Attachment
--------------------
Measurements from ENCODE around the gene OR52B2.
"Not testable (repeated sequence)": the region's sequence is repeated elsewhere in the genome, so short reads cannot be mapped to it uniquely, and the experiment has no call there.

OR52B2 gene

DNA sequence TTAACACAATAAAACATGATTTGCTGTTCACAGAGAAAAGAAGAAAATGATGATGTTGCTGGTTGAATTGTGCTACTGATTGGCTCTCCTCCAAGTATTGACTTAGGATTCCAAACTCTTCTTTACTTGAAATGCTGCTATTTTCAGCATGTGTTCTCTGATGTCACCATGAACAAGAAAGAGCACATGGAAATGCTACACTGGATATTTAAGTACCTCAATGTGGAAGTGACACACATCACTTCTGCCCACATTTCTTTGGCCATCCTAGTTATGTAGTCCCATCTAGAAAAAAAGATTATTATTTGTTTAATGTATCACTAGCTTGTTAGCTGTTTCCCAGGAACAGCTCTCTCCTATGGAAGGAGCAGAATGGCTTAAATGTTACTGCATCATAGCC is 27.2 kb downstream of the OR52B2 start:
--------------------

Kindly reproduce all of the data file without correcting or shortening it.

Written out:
Measurements from ENCODE around the gene OR52B2.
"Not testable (repeated sequence)": the region's sequence is repeated elsewhere in the genome, so short reads cannot be mapped to it uniquely, and the experiment has no call there.

OR52B2 gene

DNA sequence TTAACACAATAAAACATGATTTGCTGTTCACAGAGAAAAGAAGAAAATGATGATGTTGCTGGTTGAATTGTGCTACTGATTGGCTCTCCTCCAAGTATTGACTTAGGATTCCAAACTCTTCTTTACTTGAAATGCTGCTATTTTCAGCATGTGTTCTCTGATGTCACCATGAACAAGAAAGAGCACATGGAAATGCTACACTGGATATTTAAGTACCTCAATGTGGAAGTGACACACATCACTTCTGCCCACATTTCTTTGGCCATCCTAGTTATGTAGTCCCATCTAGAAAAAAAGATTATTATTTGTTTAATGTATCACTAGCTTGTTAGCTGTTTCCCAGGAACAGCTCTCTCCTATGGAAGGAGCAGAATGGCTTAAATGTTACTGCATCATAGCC is 27.2 kb downstream of the OR52B2 start: